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Figure 23-1 illustrates two alternators, namely, No. 1 and No. 2. For this explanation, envision both alternators connected to the same shaft, so that their windings are 90 electrical degrees apart. A voltage of 100 volts has been selected for the output voltage of each alternator.
Figure 23-1 Two-phase system.
In Figure 23-2 the two alternator windings are illustrated 90° out of phase. There are two methods of two-phase transmission: One is four-wire and the other three-wire. For three-wire transmission, B1 and B2 are connected together, forming B for one conductor, and A and C as the other two conductors.
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Figure 23-2 Two-phase windings 90° apart.
This three-wire connection gives 100 volts between B and C, 100 volts between A and B, and 141 volts between A and C. This is shown by the vector diagram in Figure 23-3. Here E1 is 100 volts and E2 is 100 volts. These two voltages are 90° out of phase, so the diagonal line E will be 100 X V2 = 100 X 1.41 = 141 volts between A and C in Figure 23-2.
Figure 23-3 Vector diagram of two-phase voltages.
With four-wire two-phase, there would be two 100-volt circuits with no connection between them, as illustrated in Figure 23-4. Windings A and B are not connected together. Winding A supplies
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Figure 23-4 Two-phase four-wire system.
conductors C and D. Winding B supplies conductors E and F. The two circuits are 90° out of phase.
Three-phase could be considered similar to two-phase, namely, three one-phase alternators connected to one shaft so that each alternator is in turn 120° out of phase with the preceding alternator. To be more practical, a single alternator has three windings on the stator or rotor, as the case may be. These windings are connected so that they are 120° apart. They may be connected either wye or delta. Figure 23-5A illustrates a wye connection. The three phases are A, B, and C, with all windings connected at a common point X. Figure 23-5B illustrates a delta connection. The three phases, A-B, B-C, and C-A, connect as shown in this illustration.
Single-phase alternators with distributed windings will have less output than with concentrated windings. The reason for this is that part of the voltage is obtained at a disadvantage due to the various phase angles between the sections of the windings. To correct this, if the sections could be made to deliver their voltages independently, a closer approximation to the arithmetic sums of their separate voltages could be more nearly obtained.
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(A) Wye connection.
(B) Delta connection.
Figure 23-5 Common three-phase connections.
Figure 23-6 shows a three-phase alternator winding connected in wye as shown in Figure 23-5A. The windings are 60° apart, but if they are connected in separate circuits as shown in Figure 23-6, a great gain is affected. Conductor E is in series with conductor F, which is 180° away from E. Conductor G, 60° away from E, is in series with H, which is 60° away from F. Conductor I is in series with conductor K and is 60° away from G.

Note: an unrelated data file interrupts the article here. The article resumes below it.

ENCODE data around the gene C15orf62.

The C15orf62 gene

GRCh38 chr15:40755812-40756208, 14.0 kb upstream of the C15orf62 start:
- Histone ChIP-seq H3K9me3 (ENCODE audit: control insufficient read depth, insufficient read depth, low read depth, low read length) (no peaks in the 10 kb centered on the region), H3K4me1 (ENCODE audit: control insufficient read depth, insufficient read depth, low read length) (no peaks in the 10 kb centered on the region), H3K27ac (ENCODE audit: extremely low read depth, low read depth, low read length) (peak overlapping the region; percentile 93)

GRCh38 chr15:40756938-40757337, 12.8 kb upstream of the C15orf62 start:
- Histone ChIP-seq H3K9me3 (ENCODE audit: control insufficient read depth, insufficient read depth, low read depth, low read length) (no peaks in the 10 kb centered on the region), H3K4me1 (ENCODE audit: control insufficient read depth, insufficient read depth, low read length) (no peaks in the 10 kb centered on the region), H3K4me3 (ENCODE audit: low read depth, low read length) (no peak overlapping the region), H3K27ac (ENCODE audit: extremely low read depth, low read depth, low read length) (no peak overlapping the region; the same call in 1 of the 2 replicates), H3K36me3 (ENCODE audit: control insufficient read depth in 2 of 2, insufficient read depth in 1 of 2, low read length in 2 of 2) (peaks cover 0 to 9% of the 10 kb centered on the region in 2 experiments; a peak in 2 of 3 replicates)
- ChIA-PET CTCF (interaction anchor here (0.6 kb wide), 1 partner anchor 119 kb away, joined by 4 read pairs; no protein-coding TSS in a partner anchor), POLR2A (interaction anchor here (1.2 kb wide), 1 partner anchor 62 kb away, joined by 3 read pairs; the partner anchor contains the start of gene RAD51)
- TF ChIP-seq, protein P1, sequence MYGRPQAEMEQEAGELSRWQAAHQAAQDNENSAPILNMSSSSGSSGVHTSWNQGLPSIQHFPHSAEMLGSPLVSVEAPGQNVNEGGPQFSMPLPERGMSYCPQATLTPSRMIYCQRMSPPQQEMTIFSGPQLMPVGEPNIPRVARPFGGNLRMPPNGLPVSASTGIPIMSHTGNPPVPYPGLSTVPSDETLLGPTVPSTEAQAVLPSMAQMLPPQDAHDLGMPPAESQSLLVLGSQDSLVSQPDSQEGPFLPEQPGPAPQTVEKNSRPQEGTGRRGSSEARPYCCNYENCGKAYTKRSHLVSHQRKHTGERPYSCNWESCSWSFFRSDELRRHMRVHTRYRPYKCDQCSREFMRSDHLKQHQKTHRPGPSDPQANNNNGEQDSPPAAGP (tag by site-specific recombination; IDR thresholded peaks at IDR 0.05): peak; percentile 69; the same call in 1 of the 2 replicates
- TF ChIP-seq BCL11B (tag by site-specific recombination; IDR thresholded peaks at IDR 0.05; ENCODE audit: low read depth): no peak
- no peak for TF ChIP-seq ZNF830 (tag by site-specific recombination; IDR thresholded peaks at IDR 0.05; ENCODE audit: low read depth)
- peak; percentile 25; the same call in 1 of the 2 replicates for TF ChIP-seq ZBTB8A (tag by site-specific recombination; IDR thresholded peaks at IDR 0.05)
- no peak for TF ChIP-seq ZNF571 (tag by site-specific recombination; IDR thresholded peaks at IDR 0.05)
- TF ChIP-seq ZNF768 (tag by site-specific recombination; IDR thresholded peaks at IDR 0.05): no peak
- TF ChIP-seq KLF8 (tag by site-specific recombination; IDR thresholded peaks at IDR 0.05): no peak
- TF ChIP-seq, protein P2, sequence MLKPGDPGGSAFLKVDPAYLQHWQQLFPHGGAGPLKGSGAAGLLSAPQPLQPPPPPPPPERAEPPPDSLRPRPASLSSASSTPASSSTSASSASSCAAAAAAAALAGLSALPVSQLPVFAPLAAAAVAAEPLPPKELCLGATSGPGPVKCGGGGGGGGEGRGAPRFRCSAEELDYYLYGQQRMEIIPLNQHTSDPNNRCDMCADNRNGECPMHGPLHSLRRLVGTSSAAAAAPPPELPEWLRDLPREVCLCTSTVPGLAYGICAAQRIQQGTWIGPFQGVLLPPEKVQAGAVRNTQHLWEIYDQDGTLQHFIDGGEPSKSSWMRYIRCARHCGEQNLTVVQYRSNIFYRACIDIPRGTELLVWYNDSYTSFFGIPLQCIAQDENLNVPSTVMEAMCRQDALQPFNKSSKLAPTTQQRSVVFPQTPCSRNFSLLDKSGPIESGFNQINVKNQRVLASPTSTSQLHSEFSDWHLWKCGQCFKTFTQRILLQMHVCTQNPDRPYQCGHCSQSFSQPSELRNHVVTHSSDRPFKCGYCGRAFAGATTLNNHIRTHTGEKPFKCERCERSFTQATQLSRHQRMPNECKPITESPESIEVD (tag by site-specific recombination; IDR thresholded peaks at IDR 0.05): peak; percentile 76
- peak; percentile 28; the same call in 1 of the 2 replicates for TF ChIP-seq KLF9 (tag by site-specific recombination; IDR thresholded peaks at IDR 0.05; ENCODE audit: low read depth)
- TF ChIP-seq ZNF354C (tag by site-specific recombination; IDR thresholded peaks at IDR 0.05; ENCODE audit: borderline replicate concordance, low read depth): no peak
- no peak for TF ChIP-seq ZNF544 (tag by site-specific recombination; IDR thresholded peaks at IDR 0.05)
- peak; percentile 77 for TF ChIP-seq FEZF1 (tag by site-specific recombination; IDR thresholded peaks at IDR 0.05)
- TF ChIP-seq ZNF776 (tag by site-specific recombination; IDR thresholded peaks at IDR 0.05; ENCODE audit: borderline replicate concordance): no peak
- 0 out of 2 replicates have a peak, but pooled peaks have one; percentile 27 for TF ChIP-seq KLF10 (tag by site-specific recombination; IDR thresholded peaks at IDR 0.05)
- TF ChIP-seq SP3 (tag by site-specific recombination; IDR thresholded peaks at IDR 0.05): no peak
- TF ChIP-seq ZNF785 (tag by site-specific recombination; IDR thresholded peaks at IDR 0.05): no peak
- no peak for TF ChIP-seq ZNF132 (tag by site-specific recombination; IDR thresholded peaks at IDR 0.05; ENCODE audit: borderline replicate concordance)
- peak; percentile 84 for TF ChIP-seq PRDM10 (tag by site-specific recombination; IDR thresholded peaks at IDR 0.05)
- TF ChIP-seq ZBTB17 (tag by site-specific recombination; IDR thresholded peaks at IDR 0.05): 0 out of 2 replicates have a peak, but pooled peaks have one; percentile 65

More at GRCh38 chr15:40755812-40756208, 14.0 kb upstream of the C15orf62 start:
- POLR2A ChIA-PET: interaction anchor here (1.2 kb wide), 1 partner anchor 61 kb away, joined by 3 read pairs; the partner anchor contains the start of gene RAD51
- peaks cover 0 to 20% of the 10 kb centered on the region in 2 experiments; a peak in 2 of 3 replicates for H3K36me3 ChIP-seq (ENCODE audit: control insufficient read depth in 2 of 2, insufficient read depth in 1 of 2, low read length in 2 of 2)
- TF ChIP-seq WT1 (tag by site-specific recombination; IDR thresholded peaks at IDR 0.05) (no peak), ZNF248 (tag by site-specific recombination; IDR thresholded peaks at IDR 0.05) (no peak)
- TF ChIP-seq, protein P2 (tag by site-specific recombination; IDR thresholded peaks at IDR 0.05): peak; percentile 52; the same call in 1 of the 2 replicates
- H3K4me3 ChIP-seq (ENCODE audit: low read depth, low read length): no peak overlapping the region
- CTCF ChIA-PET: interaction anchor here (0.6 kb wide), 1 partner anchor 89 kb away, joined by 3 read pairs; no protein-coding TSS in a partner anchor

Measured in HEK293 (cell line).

Assuming that the six conductors were brought out to three separate circuits, a voltage output such as in Figure 23-7 would be the result. For the purpose of economy, it is desirable to combine these into one circuit, with three conductors instead of six conductors.
Figure 23-6 Three-phase alternator winding-connected wye.
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Figure 23-7 Three emfs 60° apart.
The most economical winding is the placing of conductors 60° apart, as shown in Figure 23-6.
It is then possible to connect these windings so as to deliver voltages 120° apart as shown in Figure 23-8. Points E, I, and H in Figure 23-6 are 120° apart in phase and are brought out to a common point, L. The other ends of E, I, and H, namely, G, F, and K, are likewise 120° apart and lead to the external circuit fed by A1, B1, and C1.
/ \ / a X "AA'A . A /'
' X ' _A\ J f \ * * \ ' tx
Figure 23-8 Three emfs 120° apart in phase.
This connection actually reverses winding G-H in relation to windings E-F and I-K. Thus the results are a wye connection as illustrated in Figure 23-5A, and sine waves as illustrated in
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Figure 23-8, in which it may be observed that there is an equal current in both directions at the same time.
If winding G-H had not been reversed, sine waves as illustrated in Figure 23-7 would have resulted. There is no balance and the economy wouldn’t be as good as that obtained in Figure 23-8. This results in a saving in copper.
Figure 23-9 graphically shows what happens when one phase of a three-phase alternator is reversed, to obtain sine waves as in Figure 23-8 instead of those shown in Figure 23-7.
Figure 23-9 Reversal of one phase to alter the 60° relation of the phases to 120°.
Phases A, B, and C are 60° apart. This would give sine waves as in Figure 23-7 and an unbalanced current and voltage relationship. By taking OB and reversing it to OD, this places all phases in a 120° relationship.